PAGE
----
Police arrested a fifth suspect yesterday in the fatal robbery-shooting of a Northeast Baltimore gun dealer -- an attack that investigators believe was carried out by as many as eight people.
Wednesday's shooting, which left Belair Road gun dealer Charles E. "Eddie" Scheuerman dead and a bystander wounded, probably was inevitable because the attackers arrived prepared to overwhelm any opposition, other area gun dealers said.
"It was apparent they intended to kill him and take what they wanted," said Pat Loughlin of the Valley Gun Shop on Harford Road.
Mr. Loughlin was among a half-dozen Baltimore-area gun shop owners who said in interviews that despite tight security, there's little they can do to protect themselves against determined criminals.
Gladys Jones, a special agent with the federal Bureau of Alcohol, Tobacco and Firearms, took the same view and said the circumstances of Wednesday's attack elevate street violence to new level.
"It appears these individuals had their minds made up. They came in shooting," she said. "This is very new. We're not accustomed to this."
The gun dealers -- most of whom knew Mr. Scheuerman -- said they use such devices as motion detectors, silent alarms to police and surveillance cameras to deter crime.
They also said employees are armed and that several are on duty when customers are in the stores.
Mr. Loughlin said his store's staff has regular shooting practice "almost like military and police, and we have overlapping fields of fire" in the store.
But all of the gun merchants agreed that none of these measures could have prevented the kind of assault that led to the death of the unarmed Mr. Scheuerman and the wounding of visiting Columbia electronics salesman Michael Berman, 42, who was released Friday from Johns Hopkins Hospital.
Police think that as many as four men waited outside while four others carried out the shootings, smashed open gun showcases and loaded a duffel bag with weapons.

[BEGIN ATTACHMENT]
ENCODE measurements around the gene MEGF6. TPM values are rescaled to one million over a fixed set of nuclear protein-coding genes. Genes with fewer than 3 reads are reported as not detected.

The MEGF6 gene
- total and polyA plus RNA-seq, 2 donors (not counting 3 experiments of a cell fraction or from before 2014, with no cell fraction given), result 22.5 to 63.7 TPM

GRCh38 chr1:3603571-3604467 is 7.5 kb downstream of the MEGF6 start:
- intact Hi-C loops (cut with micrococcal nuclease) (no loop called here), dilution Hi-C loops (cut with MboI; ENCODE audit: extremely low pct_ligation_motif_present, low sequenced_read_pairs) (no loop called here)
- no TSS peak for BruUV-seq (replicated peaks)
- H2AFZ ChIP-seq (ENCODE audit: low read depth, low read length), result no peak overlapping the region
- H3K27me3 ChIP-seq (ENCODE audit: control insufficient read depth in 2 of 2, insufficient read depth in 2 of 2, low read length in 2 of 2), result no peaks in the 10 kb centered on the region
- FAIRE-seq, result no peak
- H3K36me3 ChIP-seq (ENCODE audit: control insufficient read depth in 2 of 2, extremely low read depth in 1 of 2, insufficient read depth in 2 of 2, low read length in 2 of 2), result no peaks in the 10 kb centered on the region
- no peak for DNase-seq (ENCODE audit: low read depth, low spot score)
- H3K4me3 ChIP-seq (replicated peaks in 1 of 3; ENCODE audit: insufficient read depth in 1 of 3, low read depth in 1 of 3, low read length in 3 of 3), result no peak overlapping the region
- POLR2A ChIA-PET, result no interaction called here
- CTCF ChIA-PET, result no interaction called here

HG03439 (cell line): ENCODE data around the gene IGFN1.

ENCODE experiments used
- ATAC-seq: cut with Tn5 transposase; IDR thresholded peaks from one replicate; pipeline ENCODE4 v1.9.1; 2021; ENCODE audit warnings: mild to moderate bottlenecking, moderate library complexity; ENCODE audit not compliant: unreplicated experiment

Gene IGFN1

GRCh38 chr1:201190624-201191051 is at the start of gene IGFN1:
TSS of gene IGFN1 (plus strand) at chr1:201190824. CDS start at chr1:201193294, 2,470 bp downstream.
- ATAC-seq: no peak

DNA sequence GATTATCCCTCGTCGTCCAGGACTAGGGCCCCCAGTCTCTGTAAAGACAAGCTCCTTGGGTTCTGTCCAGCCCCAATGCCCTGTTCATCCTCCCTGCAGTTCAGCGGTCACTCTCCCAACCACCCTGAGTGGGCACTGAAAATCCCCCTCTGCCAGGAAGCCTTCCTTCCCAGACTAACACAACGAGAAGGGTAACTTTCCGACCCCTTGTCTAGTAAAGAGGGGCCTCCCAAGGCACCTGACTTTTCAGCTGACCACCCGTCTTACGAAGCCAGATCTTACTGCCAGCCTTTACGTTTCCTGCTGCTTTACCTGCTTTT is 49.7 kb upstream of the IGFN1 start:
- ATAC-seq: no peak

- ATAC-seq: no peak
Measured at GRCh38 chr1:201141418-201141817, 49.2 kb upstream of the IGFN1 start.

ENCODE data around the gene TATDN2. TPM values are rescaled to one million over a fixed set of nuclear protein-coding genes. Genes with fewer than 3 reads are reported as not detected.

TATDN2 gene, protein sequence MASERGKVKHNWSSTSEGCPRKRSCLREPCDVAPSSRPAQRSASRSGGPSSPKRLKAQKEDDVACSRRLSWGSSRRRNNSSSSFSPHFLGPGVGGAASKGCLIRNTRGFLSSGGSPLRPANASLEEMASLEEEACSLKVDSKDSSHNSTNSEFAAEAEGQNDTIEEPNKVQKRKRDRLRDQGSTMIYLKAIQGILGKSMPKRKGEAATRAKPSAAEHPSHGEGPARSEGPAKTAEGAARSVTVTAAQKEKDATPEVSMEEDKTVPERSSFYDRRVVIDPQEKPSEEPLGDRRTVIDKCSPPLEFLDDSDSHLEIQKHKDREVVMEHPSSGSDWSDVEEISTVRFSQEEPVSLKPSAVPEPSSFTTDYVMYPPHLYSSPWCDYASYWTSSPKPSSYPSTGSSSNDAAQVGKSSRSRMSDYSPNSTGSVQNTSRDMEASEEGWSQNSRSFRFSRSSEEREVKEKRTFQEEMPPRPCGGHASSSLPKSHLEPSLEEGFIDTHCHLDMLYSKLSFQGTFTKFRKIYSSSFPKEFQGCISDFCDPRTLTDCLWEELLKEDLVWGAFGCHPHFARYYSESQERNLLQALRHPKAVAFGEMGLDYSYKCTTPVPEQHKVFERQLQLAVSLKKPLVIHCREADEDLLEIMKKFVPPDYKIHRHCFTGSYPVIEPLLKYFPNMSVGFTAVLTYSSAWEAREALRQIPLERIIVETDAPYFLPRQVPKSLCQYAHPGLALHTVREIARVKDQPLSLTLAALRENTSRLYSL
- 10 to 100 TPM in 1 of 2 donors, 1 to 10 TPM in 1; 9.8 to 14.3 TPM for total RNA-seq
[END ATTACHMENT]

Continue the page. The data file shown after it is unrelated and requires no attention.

Witnesses' descriptions of the getaway cars led to the arrests of the first four suspects, and the fifth -- Charles Roy Randolph, Jr., 22, of the 500 block of Robert Street -- was captured at a girlfriend's apartment on Manordene Road in Northeast Baltimore yesterday morning.
All have been charged with first-degree murder and other offenses related to the gun shop attack.
"There's nothing you can do about an attack like that," said Sam Walters, a retired city police officer who operates the Cop Shop, a police supply store in the 800 block of East Baltimore Street.
"If you're going into a yard and you know there's an attack dog, you take it out, either with Mace or kill it," he said. "They [robbers] know people in gun stores are armed, and I imagine their theory was to take him out first."
Potential thieves case gun shops constantly, probing for weak spots in the security, the dealers said. "The average customer who comes in doesn't look all around, but when 'they' come in, their eyeballs go 'click, click,' looking for the television or the motion detectors. You can always tell," Mr. Loughlin said.
Wilhelm Helfrich of Duffy's Gun Room in rural Butler, said he likes being far from downtown Baltimore but that even distance has not shielded him from crime.
This summer, Mr. Helfrich said, he and his employees held four Baltimore men at gunpoint after three of them created a distraction while the other went behind the counter and slipped a pistol into his pants.
The man was convicted of the attempted theft, Mr. Helfrich said, but "he's out on the street already."
Dealers grumble that the judicial system does not come down hard enough on firearms violators to provide much of a deterrent.
"I will bet you dollars to doughnuts that everyone they have picked up has a record," Mr. Loughlin said. "It's the revolving door of justice."
Gun dealers also are unimpressed by calls for stricter gun-control laws.
"This is directly tied to the drug trade. They need guns and they can't buy them legally, so they steal them," Mr. Loughlin said. "They can pass all the laws they want, but only law-abiding citizens obey the law; criminals get guns wherever they can."
"They don't buy guns. They'll do anything they can to steal
them," Mr. Helfrich said.
There is a nationwide market for the thousands of guns stolen every year, Agent Jones said. In the last year, 1,224 firearms have been stolen from shops in 56 burglaries and two armed robberies in Maryland and Virginia alone. Only 99 have been recovered, she said.
In Wednesday's robbery, the thieves fled with the contents of two wall cases. Thirteen guns have been recovered, but 32 are missing, Agent Jones said.
Although the drug dealers are the best customers for stolen guns, the weapons all too often end up in the hands of young men who use them as a "status symbol of their manhood," Agent Jones said.
She said the BATF thinks "the laws are there and are being enforced" but that the criminal justice system "is overworked and overloaded."
Citizens must assume some responsibility for combating criminals, she said. She praised the witnesses who gave police the tag number of a getaway car in the Scheuerman shooting so quickly that officers made arrests shortly after the crime.